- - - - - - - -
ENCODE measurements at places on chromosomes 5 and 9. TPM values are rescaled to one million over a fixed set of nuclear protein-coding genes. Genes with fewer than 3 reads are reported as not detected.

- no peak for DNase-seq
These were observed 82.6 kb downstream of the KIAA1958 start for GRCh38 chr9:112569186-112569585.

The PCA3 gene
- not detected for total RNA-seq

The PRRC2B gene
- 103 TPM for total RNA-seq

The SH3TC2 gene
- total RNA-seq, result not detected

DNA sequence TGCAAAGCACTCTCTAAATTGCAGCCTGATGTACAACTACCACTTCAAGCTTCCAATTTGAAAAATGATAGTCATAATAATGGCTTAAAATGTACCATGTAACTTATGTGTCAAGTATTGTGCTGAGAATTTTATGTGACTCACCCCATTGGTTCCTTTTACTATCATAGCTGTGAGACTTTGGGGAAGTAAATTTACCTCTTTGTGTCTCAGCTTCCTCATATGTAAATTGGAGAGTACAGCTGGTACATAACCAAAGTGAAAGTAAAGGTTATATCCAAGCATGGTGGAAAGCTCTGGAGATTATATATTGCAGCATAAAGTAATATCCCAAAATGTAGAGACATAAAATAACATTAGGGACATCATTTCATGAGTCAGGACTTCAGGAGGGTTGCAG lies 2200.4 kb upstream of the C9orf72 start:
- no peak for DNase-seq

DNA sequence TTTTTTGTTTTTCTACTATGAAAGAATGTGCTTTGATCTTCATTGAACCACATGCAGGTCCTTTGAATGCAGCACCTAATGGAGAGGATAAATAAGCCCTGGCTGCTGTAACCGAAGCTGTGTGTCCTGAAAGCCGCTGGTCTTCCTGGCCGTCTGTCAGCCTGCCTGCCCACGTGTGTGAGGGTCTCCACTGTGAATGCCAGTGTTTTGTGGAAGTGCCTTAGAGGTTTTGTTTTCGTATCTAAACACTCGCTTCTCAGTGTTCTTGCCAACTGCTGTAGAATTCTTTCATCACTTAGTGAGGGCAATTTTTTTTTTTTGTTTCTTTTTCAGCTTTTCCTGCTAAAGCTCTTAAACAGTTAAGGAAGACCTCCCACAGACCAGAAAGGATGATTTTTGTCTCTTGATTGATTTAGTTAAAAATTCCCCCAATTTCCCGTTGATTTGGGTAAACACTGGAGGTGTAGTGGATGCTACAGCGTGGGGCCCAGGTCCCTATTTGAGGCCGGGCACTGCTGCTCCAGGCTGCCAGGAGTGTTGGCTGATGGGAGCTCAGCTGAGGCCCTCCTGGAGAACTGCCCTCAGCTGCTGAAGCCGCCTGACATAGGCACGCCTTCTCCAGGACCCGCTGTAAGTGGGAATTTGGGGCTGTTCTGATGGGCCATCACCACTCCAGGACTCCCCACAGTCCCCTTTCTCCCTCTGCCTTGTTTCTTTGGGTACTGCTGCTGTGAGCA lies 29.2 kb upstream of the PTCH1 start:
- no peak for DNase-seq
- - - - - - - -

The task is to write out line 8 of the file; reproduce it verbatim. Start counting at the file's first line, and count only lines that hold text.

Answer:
The SH3TC2 gene